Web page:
I accept I have to slow down. A week ago I would take a book to Starbucks on a whim, and sip iced coffee for hours. I would spend time shopping for shoes, going from store to store, and end up not finding what I want. This week, I do my shopping in bed, online, with a bottle of water at my side. Getting out of bed means, well, getting out of bed. As much as I want my “last week” life, the vise grip pain in my legs, feet, tips of my toes, convinces me the Starbucks and mall shopping is so-last-week.

I find myself dependent on others for tasks that only a week ago I was able to do on my own. It’s humbling in ways, and in other ways, well, I can get kind of used to someone else taking out the garbage and carting the laundry up and down the stairs.

People don’t want to see me suffer, and rallying behind me is what they do in their helplessness because they can’t take away the disease. 

“People want to help. Let them.”

Do I “deserve” their help? No, to “deserve” something implies there was a scorecard of some sort being kept. As far as I can tell, the offers are gestures to help me to do what I can’t do on my own. These offers are called “grace” – a gift I do not deserve.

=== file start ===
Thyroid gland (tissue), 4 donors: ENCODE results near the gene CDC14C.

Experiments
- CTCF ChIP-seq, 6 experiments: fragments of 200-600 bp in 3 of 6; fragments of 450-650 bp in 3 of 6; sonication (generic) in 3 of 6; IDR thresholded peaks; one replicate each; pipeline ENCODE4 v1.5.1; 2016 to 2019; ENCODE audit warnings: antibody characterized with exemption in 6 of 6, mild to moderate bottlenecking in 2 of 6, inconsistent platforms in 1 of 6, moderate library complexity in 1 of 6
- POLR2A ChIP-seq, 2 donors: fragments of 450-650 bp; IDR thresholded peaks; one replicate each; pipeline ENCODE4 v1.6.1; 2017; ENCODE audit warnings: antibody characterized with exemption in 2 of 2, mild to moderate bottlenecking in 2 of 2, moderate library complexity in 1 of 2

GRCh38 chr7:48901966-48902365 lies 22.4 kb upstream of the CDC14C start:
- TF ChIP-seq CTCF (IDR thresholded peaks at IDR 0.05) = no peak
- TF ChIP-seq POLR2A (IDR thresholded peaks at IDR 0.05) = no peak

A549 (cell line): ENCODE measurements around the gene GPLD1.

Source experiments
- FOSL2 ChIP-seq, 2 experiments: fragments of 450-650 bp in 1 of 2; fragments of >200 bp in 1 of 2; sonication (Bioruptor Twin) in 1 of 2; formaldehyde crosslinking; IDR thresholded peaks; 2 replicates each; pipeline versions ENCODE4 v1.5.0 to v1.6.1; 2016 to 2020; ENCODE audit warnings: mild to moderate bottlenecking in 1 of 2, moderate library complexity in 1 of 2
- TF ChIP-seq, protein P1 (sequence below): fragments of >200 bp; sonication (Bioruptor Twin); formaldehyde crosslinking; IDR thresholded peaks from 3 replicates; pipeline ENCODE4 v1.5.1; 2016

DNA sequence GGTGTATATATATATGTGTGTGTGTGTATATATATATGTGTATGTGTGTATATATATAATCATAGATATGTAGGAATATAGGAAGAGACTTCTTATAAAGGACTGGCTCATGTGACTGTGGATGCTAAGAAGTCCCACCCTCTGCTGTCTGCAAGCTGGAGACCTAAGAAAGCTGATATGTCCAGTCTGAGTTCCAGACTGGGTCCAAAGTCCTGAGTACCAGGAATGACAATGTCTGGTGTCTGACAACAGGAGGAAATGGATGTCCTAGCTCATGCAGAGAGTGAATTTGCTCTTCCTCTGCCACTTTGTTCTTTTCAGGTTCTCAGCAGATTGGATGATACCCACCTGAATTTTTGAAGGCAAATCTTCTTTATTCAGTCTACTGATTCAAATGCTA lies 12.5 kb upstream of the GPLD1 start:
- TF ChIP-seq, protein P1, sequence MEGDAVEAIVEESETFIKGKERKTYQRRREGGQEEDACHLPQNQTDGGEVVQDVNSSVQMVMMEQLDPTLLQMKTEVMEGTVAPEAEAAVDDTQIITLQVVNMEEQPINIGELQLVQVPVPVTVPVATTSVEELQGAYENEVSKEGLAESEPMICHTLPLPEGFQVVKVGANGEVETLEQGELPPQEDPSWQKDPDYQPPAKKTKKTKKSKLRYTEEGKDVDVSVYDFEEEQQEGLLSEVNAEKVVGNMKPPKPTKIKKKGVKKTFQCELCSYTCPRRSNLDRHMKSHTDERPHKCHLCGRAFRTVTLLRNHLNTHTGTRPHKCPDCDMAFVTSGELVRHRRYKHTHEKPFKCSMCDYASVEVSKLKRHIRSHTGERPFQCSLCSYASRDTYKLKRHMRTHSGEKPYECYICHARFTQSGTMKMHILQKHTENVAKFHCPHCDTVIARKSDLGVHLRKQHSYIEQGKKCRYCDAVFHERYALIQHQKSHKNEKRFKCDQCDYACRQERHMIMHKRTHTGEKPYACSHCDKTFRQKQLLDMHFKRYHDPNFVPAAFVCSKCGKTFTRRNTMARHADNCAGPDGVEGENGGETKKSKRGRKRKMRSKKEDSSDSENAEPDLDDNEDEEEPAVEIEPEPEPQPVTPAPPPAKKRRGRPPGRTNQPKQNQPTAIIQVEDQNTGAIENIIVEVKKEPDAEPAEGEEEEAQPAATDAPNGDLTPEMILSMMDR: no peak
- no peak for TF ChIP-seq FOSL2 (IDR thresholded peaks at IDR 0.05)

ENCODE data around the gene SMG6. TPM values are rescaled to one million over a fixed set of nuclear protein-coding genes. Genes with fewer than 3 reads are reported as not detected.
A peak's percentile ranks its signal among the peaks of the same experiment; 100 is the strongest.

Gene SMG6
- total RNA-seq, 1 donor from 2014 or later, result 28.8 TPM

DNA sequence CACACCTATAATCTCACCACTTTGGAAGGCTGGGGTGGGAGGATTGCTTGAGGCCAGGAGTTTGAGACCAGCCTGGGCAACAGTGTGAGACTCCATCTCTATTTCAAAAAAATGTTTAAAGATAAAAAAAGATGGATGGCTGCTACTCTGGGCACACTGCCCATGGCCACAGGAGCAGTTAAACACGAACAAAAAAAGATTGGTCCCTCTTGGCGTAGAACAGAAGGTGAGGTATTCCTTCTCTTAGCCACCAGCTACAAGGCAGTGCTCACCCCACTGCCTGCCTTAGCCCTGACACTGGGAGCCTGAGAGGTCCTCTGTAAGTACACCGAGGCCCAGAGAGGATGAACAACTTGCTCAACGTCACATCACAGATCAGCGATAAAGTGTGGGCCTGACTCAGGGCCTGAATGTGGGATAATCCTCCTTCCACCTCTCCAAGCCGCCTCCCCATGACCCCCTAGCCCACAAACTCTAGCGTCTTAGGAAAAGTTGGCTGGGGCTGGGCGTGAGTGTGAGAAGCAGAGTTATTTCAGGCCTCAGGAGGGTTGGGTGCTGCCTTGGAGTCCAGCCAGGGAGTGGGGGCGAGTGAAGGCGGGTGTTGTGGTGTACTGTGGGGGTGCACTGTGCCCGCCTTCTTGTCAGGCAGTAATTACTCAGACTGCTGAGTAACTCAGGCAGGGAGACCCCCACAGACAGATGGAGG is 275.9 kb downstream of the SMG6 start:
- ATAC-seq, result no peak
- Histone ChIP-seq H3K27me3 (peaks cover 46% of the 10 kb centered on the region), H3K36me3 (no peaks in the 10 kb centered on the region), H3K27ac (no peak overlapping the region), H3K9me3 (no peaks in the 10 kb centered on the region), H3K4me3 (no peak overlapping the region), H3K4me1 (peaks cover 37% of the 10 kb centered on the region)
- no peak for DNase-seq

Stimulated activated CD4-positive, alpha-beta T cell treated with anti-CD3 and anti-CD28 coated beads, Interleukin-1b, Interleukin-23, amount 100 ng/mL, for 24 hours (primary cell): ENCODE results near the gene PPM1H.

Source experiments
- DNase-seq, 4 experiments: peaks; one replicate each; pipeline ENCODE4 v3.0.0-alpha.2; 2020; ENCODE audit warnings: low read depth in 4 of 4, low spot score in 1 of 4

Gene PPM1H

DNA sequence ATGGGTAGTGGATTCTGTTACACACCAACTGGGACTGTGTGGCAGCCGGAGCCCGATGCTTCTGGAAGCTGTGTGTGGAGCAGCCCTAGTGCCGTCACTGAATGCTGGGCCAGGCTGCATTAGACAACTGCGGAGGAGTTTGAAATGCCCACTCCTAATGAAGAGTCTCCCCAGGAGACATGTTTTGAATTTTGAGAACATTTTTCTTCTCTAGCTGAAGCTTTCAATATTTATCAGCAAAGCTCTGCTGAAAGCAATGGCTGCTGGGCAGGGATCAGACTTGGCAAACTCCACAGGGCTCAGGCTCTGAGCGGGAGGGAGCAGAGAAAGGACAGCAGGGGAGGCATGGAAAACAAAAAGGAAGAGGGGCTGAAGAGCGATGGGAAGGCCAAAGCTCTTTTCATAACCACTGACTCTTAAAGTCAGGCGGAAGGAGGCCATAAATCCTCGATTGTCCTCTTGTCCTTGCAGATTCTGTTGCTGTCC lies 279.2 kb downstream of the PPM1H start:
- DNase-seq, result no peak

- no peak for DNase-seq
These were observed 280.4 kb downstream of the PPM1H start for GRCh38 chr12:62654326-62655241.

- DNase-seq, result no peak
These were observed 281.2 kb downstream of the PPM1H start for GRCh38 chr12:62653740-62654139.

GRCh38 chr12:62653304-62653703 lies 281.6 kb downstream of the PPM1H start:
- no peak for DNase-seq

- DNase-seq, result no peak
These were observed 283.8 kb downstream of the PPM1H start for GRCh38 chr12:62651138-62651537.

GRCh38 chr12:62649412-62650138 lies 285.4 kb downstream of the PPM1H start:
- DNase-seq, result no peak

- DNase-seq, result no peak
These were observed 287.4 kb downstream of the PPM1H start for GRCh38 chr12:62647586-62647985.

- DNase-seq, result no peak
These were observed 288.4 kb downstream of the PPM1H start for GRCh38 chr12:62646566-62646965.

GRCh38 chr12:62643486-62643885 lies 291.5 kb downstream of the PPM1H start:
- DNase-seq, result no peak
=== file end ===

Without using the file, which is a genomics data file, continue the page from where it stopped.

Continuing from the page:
In the process of wrapping my mind around the words “We found cancer cells” I had this feeling that because my body was damaged, I had somehow failed. Sure, there were risk factors I could have handled differently, but I knew the cancer was not “caused” by me. I find it far-fetched that anyone would place blame on me for having this disease. It’s not as though it was a lung disease caused by chronic heavy exposure to carcinogens.  The type of cancer I have could happen to any woman who breathes air, drinks water, and eats food. But I decided to pursue the thought.  What IF someone were to place blame on me for something I did or failed to do? Immediately my mind went to the scriptures: